The Butchers' Blessing (Hardcover)
November 2020 Indie Next List
“An extraordinary novel of quiet turmoil, filled with the clash of generations, beliefs, and realities. A beautiful tale of the strife of traditions in a changing Ireland, woven together with the threads of a modern-day mystery. Perhaps the most elegant bit is the underlying story of a girl trying desperately to hold together the traditions of men. Impossible to put down and harder to forget, this novel lingers and feels like fog.”
— Carrie Koepke, Skylark Bookshop, Columbia, MO
Winner of the 2021 RSL Ondaatje Prize
Set in the gothic wilds of Ireland, The Butchers’ Blessing is a haunting and unforgettable thriller brimming with secrecy, tradition, and superstition.
Every year, Úna prepares for her father to leave her. He will wave goodbye early one morning, then disappear with seven other men to traverse the Irish countryside. Together, these men form the Butchers, a group that roams from farm to farm, enacting ancient methods of cattle slaughter.
The Butchers’ Blessing moves between the events of 1996 and the present, offering a simmering glimpse into the modern tensions that surround these eight fabled men. For Úna, being a Butcher’s daughter means a life of tangled ambition and incredible loneliness. For her mother, Grá, it’s a life of faith and longing, of performing a promise that she may or may not be able to keep. For nonbeliever Fionn, the Butchers represent a dated and complicated reality, though for his son, Davey, they represent an entirely new world—and potentially new love. For photographer Ronan, the Butchers are ideal subjects: representatives of an older, more folkloric Ireland whose survival is now being tested. As he moves through the countryside, Ronan captures this world image by image—a lake, a cottage, and his most striking photo: a man, hung upside down in a pose of unspeakable violence.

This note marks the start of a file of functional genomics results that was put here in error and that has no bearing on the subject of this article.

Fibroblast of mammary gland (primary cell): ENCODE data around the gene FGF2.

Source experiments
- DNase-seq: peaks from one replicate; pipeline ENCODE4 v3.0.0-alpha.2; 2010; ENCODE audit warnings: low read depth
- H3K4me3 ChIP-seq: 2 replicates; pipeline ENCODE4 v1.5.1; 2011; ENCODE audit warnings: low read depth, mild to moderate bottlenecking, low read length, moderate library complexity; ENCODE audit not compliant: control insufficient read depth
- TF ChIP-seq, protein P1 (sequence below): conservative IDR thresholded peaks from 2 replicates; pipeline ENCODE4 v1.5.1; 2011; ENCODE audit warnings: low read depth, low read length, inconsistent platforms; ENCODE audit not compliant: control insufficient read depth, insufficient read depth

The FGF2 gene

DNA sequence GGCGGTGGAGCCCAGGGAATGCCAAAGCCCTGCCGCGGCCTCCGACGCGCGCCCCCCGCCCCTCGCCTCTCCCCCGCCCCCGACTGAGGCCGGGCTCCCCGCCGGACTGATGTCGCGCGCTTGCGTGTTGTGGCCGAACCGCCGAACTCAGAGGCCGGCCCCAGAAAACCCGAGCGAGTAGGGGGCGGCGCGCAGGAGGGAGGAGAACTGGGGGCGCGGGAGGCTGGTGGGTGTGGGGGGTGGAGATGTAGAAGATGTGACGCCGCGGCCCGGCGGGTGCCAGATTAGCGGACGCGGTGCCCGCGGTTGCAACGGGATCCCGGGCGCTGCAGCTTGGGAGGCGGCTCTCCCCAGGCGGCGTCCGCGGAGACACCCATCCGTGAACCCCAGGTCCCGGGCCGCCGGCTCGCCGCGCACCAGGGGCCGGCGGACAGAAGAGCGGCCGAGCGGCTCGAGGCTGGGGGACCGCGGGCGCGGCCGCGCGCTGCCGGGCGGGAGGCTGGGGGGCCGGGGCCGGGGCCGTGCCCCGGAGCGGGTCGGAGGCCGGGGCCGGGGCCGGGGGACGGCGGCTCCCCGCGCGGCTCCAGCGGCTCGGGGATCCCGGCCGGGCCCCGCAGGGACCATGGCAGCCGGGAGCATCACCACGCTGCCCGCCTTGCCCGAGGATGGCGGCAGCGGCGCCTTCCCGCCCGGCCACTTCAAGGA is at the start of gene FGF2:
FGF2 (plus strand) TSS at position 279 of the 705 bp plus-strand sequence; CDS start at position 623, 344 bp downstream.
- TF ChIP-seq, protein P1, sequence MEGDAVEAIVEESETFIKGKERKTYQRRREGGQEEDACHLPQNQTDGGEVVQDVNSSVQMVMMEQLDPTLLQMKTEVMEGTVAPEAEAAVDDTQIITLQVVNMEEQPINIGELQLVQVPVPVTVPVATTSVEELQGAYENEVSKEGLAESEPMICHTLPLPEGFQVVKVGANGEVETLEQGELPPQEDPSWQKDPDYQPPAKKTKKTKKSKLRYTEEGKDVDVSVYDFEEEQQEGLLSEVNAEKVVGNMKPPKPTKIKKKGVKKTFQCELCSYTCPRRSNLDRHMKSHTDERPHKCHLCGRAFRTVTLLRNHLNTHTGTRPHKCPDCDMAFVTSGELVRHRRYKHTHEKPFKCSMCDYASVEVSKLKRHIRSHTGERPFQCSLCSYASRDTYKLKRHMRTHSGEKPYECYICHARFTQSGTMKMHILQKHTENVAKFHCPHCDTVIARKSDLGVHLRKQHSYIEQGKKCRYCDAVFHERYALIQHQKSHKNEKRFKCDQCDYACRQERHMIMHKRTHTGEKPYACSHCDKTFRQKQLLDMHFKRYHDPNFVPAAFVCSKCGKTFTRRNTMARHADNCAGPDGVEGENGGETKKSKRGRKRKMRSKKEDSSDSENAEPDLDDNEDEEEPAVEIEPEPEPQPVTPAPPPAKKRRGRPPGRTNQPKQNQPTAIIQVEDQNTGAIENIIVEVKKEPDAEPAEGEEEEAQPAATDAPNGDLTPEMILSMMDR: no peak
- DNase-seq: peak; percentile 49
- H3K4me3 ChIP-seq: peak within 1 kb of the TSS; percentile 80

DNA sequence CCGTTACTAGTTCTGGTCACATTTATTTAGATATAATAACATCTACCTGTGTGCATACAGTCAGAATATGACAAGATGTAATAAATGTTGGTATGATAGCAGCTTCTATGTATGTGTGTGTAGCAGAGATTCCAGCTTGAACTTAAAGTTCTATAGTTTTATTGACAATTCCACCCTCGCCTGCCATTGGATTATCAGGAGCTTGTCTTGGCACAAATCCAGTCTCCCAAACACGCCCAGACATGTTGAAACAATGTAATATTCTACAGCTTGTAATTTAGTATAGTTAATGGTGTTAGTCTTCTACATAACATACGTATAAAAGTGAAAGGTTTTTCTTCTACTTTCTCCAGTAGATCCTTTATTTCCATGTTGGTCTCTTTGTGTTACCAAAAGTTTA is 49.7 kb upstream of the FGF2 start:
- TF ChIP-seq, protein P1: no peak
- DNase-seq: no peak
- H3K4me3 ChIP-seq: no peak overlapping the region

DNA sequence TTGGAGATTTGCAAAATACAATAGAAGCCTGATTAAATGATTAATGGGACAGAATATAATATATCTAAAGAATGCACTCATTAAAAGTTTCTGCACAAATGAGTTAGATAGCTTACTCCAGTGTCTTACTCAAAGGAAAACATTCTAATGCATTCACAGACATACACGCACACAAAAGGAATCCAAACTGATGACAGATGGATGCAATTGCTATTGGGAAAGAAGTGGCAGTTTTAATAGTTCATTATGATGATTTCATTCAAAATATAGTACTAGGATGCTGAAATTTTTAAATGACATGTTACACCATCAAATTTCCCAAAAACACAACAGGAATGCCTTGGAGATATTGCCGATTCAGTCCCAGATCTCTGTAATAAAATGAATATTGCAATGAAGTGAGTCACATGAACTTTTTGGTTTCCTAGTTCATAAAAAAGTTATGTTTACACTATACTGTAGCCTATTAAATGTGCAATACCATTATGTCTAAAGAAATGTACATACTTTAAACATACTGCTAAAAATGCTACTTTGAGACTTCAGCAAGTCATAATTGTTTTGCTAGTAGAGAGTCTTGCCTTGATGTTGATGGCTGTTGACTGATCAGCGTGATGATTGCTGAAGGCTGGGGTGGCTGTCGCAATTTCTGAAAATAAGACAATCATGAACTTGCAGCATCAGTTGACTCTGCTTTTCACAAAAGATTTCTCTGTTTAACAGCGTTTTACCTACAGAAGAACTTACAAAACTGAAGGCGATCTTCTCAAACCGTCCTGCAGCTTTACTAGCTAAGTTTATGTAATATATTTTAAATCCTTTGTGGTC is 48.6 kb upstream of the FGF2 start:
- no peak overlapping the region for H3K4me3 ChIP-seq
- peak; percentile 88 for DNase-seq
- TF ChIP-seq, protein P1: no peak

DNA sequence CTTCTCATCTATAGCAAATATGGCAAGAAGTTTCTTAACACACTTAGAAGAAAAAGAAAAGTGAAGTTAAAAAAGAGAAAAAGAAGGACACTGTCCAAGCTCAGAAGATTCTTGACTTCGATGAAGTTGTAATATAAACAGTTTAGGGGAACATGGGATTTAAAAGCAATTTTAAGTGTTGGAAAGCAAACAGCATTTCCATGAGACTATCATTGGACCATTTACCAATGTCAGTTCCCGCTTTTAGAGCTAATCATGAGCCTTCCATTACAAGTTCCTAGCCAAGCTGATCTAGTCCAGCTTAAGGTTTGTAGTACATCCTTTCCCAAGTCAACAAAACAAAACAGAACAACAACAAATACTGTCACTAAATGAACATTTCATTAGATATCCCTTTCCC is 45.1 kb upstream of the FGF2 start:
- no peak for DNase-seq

Thrilling, dark, and richly atmospheric, The Butchers’ Blessing is an engrossing incantation—mesmerizing in both language and story—conjuring a family and a country on the edge of irrevocable change.
About the Author
Ruth Gilligan is a graduate of Cambridge and Yale, and now works as a Senior Lecturer in Creative Writing at the University of Birmingham. She contributes regular literary reviews to The Guardian, Los Angeles Review of Books, Irish Independent, and the Times Literary Supplement.
— The Irish Times
Grips throughout, offering a vivid portrait of one of Ireland’s less heralded corners.
— The Guardian
Gripping, Gothic, and moody.
An achingly beautiful novel of family, tradition, Ireland and the deep secrets buried in all three.
— B&N Reads
Steeped in the rich history of Ireland.
Remarkable. . . . With beautifully crafted prose, suspenseful plotting, and imaginative scope.
— Publishers Weekly, Starred Review
A gripping tale of menace and foreboding.
A contemplative coming-of-age thriller. . . . An atmospheric portrait of a country at a crossroads, moving away from the traditional ways and toward a slick new millennial future. Thoroughly lovely.
— Kirkus Reviews
An achingly real portrayal of rural life in Ireland and an ode to the Republic’s fraught history with its own folklore.
Gilligan braids beauty and brutality together in a seamless literary thriller. With plot twists worthy of Tana French and language reminiscent of Téa Obreht, this young Irish writer has crafted a story that is dark, wild, mythic, unsuspecting, and absolutely riveting.
— Colum McCann, author of Apeirogon
Excellent . . . completely gripping.
— Evie Wyld, author of The Bass Rock
Remarkable. . . . Realistic and hauntingly otherworldly.
— Jan Carson, author of The Fire Starters
Flawlessly, intricately plotted, with such a compelling central mystery that I binged it like a Netflix show. . . . Stunning.
— Luke Kennard, author of The Transition
I was hooked from the first page. It was an exhilarating, unsettling reading experience: I felt at once like an outsider and completely at home as I read and was at all times completely immersed and wowed at Ruth's storytelling prowess.
— Donal Ryan, author of From a Low and Quiet Sea